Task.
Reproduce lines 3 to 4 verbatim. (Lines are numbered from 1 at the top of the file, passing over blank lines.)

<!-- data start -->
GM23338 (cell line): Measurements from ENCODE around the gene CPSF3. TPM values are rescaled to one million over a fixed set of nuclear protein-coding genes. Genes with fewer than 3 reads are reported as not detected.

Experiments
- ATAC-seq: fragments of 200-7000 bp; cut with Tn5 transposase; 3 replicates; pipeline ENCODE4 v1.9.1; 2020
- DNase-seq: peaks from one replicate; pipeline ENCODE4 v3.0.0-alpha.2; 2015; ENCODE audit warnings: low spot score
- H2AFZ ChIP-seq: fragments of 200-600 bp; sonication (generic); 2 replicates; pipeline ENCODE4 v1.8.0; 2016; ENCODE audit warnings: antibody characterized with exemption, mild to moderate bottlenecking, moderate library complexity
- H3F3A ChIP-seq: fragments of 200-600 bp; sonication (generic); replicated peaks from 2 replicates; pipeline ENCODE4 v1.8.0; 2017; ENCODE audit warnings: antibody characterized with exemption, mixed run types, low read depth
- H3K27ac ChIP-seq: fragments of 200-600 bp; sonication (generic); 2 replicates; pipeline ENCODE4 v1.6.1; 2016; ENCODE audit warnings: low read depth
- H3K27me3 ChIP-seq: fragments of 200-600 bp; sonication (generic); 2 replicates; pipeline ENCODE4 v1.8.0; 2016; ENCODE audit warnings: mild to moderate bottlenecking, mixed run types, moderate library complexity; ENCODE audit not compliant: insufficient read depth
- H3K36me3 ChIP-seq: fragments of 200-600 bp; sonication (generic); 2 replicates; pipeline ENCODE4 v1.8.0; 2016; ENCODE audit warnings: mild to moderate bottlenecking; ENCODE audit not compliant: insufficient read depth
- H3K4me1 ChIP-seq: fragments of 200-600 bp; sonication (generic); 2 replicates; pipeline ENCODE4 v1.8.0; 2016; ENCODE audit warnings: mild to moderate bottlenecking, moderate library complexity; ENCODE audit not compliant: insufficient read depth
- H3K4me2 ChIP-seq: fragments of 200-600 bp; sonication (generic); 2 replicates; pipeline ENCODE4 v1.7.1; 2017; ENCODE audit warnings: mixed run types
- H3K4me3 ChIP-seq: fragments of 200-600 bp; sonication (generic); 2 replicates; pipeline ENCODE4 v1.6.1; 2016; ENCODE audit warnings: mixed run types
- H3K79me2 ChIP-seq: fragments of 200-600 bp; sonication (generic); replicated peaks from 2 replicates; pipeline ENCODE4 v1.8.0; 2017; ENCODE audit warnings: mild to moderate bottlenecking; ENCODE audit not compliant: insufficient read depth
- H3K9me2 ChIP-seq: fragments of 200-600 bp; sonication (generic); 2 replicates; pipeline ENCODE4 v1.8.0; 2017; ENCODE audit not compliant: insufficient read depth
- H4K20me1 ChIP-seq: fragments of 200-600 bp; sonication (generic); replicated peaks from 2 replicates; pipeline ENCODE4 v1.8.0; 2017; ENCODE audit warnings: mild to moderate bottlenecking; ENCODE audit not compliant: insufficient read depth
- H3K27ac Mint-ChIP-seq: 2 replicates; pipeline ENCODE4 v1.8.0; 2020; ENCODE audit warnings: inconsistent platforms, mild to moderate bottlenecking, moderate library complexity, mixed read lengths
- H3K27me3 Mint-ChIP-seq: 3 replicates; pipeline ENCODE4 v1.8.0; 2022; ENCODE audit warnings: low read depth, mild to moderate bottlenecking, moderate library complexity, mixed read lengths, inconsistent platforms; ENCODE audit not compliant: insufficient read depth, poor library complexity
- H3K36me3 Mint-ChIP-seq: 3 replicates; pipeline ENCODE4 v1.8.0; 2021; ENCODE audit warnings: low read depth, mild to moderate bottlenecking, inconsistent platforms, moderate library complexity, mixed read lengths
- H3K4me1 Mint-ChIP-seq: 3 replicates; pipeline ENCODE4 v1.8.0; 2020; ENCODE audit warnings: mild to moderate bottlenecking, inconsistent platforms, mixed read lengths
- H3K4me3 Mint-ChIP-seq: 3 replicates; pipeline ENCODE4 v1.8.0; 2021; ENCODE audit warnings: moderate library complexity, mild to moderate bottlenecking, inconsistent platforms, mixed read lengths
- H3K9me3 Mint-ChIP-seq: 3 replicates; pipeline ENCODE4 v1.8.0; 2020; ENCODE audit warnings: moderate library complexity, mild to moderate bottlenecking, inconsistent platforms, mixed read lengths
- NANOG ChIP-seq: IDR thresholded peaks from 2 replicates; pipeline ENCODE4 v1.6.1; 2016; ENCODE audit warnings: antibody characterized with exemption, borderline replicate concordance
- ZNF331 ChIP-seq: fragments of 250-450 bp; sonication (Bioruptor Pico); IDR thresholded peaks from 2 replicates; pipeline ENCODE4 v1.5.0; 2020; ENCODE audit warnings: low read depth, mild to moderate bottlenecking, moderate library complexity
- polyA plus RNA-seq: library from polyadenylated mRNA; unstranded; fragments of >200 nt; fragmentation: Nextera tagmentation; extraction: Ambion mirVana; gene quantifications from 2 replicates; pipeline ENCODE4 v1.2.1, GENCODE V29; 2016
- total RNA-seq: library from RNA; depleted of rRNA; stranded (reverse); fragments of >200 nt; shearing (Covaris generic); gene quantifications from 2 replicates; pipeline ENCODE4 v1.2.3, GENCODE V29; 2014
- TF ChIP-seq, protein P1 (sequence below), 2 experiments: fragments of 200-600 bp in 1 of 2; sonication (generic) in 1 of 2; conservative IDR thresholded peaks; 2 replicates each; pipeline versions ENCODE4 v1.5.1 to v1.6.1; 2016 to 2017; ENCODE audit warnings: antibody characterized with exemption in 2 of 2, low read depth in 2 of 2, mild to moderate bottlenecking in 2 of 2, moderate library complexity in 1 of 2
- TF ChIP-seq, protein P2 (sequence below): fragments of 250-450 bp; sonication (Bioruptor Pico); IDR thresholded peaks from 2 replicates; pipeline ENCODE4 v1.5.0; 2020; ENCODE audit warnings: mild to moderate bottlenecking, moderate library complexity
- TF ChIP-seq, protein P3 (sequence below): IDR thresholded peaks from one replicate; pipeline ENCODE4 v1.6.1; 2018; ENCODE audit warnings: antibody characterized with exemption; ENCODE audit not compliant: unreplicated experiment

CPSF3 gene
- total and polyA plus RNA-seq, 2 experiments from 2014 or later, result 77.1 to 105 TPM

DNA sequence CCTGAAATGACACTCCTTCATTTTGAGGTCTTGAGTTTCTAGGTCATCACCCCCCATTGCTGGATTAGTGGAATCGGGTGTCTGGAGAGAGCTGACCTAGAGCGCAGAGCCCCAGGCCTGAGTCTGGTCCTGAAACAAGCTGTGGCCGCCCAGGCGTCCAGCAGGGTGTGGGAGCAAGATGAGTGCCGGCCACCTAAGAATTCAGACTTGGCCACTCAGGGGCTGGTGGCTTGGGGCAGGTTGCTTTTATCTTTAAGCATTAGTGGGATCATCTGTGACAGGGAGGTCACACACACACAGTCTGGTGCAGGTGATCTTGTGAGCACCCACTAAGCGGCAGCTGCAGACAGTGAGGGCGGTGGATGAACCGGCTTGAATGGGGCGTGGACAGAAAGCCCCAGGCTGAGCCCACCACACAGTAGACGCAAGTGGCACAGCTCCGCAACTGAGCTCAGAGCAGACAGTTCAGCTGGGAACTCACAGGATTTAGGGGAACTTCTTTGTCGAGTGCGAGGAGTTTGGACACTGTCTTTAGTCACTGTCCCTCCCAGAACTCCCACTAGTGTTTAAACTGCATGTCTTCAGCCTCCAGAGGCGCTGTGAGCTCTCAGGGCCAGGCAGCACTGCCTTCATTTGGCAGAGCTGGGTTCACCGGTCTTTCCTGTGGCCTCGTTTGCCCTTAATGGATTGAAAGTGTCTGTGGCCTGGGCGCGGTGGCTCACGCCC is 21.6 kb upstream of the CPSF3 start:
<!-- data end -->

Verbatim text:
- ATAC-seq: fragments of 200-7000 bp; cut with Tn5 transposase; 3 replicates; pipeline ENCODE4 v1.9.1; 2020
- DNase-seq: peaks from one replicate; pipeline ENCODE4 v3.0.0-alpha.2; 2015; ENCODE audit warnings: low spot score